Change is good for Philly dream-popsters A Sunny Day in Glasgow 

"You can't control people's reactions to art. That's a fool's errand," says Annie Fredrickson, one of the new additions to Ben Daniels' ever-evolving dream-pop outfit A Sunny Day In Glasgow. Fredrickson, a classically trained cellist and pianist, makes only a handful of comments during an interview primarily handled by Daniels—the band's axis and sole original member—and Josh Meakim, the group's percussionist and recording engineer. Still, whenever she chimes in, Fredrickson seems to hit a nail on its head, a la Silent Bob dropping wisdom in the last five minutes of a Kevin Smith flick.

"I wouldn't want to be anywhere that's oversaturated, even if it's oversaturated with really good things," she says, referring to A Sunny Day In Glasgow's decision to stay put in its native Philadelphia (Scotland is just a red herring), rather than following the hipster herds to nearby Brooklyn.

Daniels concurs, paraphrasing Woody Allen via Groucho Marx in noting, "I couldn't be a part of any scene that would have me as a member."

This may partially explain why ASDIG's second album, Ashes Grammar, has side-stepped the blogospheric hype machine a bit, despite a decidedly positive critical response. The densely produced 22-track album-- an almost about-face from the band's bedroom-recorded 2007 debut Scribble Mural Comic Journal— introduces both Fredrickson and Meakim as prime contributors, with former key members Brice Hickey and Robin and Lauren Daniels (Ben's twin sisters) having departed the band amicably before its completion.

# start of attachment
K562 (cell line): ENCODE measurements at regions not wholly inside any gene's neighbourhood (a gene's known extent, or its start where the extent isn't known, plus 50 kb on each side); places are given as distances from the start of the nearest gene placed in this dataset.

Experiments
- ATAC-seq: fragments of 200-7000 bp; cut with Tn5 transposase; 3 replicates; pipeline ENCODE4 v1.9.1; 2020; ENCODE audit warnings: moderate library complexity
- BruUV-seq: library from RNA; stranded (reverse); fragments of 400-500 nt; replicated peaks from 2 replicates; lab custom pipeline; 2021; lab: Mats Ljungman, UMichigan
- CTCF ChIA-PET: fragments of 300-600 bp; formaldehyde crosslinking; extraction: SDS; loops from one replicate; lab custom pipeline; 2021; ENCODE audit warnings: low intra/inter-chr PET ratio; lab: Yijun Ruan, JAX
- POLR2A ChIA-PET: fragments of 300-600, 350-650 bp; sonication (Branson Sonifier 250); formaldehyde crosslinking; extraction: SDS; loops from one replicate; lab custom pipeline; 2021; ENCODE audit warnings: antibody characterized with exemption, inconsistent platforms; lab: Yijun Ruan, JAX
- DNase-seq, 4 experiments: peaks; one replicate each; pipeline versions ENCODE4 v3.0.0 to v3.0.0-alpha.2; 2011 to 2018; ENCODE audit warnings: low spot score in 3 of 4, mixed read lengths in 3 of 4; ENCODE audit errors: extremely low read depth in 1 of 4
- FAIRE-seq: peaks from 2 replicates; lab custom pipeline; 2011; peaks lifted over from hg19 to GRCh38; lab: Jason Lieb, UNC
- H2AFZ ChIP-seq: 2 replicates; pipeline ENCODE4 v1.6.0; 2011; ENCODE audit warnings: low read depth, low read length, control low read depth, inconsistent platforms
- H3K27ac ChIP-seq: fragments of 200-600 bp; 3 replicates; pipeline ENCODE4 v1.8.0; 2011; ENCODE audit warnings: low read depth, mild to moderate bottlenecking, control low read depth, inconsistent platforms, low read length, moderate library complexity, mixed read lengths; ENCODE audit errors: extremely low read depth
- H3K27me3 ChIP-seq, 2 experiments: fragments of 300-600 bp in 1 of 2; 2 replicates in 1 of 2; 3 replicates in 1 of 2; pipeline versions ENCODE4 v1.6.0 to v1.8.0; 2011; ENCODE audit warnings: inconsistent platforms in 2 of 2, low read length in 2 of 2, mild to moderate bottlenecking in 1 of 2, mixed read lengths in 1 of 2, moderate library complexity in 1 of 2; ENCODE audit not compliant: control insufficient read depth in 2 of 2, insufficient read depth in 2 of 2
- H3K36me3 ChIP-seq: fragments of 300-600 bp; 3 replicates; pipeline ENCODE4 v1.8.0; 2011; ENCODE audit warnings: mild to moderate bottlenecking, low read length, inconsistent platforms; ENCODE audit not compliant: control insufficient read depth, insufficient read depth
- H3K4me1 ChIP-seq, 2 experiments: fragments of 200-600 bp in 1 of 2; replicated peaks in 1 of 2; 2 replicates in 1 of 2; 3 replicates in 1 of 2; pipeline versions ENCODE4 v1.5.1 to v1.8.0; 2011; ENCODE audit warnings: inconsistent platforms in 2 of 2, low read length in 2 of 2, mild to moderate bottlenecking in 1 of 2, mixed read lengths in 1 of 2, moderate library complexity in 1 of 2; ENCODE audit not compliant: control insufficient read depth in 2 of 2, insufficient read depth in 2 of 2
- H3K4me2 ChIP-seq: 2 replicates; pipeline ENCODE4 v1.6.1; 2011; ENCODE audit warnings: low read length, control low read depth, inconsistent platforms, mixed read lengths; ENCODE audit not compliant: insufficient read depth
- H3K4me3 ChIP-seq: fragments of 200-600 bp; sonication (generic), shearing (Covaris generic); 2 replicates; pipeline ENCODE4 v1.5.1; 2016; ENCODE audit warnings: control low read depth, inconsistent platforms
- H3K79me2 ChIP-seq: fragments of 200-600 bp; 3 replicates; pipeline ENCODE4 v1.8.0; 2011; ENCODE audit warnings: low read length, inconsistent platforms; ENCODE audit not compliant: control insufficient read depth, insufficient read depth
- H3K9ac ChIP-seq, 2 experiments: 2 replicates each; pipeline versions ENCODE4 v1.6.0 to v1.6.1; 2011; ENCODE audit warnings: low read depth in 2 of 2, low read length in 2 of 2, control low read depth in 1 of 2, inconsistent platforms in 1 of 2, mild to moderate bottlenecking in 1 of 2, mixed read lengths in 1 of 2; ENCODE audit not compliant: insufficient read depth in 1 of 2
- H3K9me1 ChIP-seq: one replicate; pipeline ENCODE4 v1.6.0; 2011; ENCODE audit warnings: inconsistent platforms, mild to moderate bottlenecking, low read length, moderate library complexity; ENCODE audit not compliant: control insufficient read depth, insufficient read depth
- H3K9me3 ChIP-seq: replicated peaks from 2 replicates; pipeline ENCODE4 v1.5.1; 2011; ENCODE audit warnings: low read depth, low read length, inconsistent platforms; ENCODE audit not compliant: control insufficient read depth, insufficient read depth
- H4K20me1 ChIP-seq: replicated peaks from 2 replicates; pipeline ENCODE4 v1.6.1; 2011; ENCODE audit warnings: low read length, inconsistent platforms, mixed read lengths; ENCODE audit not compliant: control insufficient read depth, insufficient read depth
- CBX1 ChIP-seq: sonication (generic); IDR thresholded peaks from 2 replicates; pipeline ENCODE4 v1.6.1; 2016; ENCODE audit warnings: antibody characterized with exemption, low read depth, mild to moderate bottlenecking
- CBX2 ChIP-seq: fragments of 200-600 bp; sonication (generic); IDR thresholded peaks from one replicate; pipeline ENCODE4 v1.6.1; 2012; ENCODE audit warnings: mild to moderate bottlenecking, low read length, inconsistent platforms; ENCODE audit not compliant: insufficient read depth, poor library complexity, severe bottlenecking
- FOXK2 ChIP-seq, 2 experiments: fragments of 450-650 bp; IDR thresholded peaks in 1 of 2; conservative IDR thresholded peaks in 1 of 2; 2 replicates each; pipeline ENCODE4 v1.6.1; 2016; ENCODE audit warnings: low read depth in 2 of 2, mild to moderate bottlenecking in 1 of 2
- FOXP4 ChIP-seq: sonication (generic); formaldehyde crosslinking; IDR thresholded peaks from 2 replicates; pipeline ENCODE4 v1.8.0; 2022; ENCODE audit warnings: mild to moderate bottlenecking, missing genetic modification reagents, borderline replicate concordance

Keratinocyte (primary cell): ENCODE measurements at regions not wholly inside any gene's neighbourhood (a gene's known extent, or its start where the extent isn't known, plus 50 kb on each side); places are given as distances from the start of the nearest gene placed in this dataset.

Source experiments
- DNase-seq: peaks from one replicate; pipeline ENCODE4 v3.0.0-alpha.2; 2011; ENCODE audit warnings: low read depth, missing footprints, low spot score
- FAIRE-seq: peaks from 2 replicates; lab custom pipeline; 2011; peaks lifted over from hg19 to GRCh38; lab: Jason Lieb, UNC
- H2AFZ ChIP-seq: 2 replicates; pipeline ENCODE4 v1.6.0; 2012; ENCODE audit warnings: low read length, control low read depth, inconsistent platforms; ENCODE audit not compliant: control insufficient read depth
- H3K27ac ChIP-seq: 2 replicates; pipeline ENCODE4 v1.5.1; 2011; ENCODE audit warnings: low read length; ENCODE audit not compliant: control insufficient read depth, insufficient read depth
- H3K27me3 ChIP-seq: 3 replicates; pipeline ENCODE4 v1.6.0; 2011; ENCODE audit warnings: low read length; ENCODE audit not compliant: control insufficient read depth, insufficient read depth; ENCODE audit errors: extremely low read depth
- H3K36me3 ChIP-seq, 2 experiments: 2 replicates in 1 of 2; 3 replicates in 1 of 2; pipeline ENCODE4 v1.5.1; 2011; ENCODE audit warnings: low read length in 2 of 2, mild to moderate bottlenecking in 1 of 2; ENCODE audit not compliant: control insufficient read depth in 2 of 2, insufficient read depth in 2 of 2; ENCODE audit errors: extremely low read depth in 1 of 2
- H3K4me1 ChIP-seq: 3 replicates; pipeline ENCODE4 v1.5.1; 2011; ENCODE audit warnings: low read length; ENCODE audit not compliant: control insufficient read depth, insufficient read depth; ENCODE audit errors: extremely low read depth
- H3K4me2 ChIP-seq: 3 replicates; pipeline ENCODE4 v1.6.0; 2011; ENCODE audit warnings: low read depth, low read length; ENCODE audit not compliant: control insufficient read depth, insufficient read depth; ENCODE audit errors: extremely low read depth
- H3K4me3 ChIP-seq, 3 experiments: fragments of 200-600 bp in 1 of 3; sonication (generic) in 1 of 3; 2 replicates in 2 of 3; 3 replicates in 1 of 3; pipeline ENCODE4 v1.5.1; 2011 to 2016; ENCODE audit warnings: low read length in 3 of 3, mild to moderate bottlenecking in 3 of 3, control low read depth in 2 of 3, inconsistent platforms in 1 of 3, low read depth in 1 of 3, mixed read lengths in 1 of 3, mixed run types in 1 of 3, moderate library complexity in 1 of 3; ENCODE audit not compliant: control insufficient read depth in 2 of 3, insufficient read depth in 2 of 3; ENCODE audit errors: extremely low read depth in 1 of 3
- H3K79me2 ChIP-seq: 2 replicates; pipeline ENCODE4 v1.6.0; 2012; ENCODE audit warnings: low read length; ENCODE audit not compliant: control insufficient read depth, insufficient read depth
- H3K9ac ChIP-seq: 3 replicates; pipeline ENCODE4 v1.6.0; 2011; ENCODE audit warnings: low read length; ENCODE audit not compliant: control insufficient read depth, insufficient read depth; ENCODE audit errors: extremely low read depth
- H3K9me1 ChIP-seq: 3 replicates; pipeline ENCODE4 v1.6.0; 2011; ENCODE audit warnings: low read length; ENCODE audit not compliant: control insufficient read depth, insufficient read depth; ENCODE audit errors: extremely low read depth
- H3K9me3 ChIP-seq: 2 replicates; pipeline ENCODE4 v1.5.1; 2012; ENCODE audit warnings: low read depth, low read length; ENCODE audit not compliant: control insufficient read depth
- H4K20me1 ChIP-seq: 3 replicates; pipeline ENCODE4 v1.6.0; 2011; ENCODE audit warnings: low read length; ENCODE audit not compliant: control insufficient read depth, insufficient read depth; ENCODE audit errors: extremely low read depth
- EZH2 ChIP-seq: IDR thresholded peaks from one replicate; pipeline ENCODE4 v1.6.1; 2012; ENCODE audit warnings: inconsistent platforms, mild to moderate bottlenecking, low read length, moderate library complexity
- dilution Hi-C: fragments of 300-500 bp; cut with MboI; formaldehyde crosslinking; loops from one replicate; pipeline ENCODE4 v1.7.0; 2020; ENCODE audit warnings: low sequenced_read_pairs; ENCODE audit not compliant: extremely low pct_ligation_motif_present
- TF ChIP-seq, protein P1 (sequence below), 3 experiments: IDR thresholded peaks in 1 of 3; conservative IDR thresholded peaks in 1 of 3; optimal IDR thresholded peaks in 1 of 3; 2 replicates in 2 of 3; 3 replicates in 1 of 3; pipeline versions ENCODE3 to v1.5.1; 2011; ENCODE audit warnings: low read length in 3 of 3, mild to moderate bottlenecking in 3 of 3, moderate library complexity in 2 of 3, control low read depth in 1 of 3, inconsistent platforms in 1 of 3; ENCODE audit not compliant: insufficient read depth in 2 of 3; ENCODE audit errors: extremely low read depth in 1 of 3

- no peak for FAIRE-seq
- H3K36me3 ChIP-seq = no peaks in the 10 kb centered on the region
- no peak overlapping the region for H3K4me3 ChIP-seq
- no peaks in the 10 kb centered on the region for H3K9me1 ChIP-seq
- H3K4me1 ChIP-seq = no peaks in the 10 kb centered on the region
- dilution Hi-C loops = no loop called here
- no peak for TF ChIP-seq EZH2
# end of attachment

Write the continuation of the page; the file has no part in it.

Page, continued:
"We're super pleased that everyone seems happy with the record," says Meakim, "because we were afraid of the whole sophomore slump thing to a degree. You know, we were thinking, 'This is nothing like the last record. Nobody's going to like this.' But everyone I've talked to so far is pretty into it. So, we're happy and proud."

While Meakim and Fredrickson were initially recruited solely for their instrumental talents, the sudden departure of the Daniels sisters (one to grad school, the other to her injured boyfriend's bedside) left A Sunny Day In Glasgow without the two vocalists that had helped make Scribble Mural so memorable. Fortunately, both Fredrickson and Meakim admirably filled that vacancy, giving Ben Daniels the ghostly voices he needed to tie together his latest batch of heavily layered, trippy, but surprisingly catchy tunes.

"I always feel like pop music is the only kind of music I really actually understand," Daniels says. "But at the same time, my biggest fear is writing a boring song. So, they do tend to get a little weird. It's kind of like photography. When you study photography, you learn to focus on every possible way to convey information— how you develop it, how you print it, how you frame it. Everything is conveying information. In that way, I don't like to be lazy about anything when it comes to songwriting, either."

The only thing Daniels and his new bandmates (ASDIG is now a sextet on the road) are intentionally lazy about is explaining the mysteries behind their cryptic lyrics and ethereal soundscapes.

For now, A Sunny Day in Glasgow's time is far better spent looking forward, as the group seems to have finally solidified into a full, stable lineup for the first time in its four year existence.

"I definitely hope this is it," Daniels says. "I think I always wanted it to be a solid lineup, but people were always just living their lives and not doing the band thing."

"But now we're not living our lives," chimes Fredrickson, on cue.

Meakim chuckles. "Exactly! Now [the music] is what we're doing."

Email music@nashvillescene.com.

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